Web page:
Let’s remember to pray for bishops, priests, and seminarians on this Good Shepherd Sunday. The Good Shepherd is an image of Christ that should evoke strength but usually reminds us of candy-colored lithographs and Tiffany windows. Here is a homily I wrote in hopes of remedying that:

Today is Good Shepherd Sunday. No matter what year it is, this Second Sunday of Easter is always Good Shepherd Sunday. Because every year we need to hear the promise of Jesus, who is our Shepherd. “I am the gate for the sheep, and whoever enters through me will be saved.” “I came so that they might have life and have it more abundantly.”

Who is this Shepherd? There are lots of pictures and cards and colored windows that show the Good Shepherd. Usually you have Jesus in flowing robes on a smooth green meadow, holding a curling staff. He has a little white lamb in his arms or on his shoulders. And sometimes he is smiling. One of the most famous of these images, one I saw in my childhood and many of you probably saw too, is by a 19th-century German artist called Bernhard Plockhorst — I’m afraid Mr. Plockhorst is forgotten today, except for this one very sweet image, reproduced endlessly.

This picture is everywhere, and it can be comforting. It tries to show the love and the gentleness of our Lord, and that’s a good thing. But I think these pastel images of the Good Shepherd can be a problem — because they make Jesus seem cute when, in fact, he is strong, and most of all because they make Jesus seem terribly unreal.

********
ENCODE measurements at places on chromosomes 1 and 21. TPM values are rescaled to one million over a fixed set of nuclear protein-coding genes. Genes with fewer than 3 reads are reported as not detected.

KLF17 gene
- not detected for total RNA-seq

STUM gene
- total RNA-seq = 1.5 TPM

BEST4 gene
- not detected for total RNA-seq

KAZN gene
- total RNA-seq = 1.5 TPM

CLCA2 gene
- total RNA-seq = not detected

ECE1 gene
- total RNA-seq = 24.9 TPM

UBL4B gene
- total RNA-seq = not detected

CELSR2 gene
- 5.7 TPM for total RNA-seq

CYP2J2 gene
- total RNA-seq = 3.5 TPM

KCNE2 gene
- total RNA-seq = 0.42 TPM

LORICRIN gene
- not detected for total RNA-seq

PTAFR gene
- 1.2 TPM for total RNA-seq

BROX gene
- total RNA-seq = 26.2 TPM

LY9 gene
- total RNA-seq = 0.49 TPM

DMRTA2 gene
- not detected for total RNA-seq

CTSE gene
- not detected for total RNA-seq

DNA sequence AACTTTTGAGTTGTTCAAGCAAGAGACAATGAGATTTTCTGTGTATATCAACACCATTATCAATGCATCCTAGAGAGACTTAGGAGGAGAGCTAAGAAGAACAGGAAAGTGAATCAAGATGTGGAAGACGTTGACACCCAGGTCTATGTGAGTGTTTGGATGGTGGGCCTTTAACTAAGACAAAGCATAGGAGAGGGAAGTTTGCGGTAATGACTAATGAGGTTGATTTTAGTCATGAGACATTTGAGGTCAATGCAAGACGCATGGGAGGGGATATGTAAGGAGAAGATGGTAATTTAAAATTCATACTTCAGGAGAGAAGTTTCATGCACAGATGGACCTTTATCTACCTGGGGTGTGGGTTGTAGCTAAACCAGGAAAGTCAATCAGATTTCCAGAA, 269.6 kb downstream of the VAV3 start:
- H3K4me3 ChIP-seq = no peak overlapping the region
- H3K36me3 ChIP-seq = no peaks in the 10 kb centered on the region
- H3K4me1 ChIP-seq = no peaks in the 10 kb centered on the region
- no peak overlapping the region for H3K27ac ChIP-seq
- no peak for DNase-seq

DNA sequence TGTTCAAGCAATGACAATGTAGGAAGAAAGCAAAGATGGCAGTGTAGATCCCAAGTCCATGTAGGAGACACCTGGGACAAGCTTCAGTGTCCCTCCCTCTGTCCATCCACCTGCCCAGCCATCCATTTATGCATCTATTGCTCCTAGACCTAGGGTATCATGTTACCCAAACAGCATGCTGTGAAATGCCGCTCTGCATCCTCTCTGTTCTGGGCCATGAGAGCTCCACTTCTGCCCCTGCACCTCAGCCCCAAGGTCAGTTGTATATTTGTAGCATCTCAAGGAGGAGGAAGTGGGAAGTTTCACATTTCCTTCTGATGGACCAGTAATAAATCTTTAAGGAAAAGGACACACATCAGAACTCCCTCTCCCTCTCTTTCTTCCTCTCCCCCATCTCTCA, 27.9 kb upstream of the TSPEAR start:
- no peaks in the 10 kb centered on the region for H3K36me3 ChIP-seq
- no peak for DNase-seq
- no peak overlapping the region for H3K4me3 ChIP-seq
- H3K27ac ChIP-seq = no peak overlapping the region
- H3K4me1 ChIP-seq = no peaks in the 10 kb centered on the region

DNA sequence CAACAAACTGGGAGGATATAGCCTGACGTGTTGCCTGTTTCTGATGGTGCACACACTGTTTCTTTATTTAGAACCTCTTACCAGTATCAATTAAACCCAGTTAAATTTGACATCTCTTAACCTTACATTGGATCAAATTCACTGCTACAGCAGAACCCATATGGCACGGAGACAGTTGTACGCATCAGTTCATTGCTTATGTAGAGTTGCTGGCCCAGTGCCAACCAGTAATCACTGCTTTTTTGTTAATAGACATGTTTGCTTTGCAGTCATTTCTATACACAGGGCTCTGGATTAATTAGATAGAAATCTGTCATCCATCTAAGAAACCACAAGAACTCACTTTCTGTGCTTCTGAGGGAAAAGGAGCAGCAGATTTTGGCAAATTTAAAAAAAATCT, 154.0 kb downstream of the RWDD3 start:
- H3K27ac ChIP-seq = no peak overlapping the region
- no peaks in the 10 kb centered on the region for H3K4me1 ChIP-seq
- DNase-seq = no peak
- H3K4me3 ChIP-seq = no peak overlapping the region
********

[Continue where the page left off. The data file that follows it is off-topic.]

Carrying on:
There is nothing more real than God. There is no one more powerful than our Lord Jesus Christ. In the midst of war and persecution, in the midst of our own darkness and our own sin, Jesus is there. So let’s consider another image of the Good Shepherd. Let’s go to Rome, the city drenched in the blood of martyrs, where Peter and Paul were killed by the original Evil Empire; where early Christians feared for their lives and prayed in silence and celebrated mass in secret, underground.

Today you can find, around the city of Rome and on its outskirts, little doors that lead to tunnels that take you down into the ground — into the catacombs, which are nothing more than dark, wet tunnels. And there you can see the graves and the altars of our Christian ancestors, our grandfathers and grandmothers who worshipped God in the dark. And there, in those tunnels, you will find the Good Shepherd.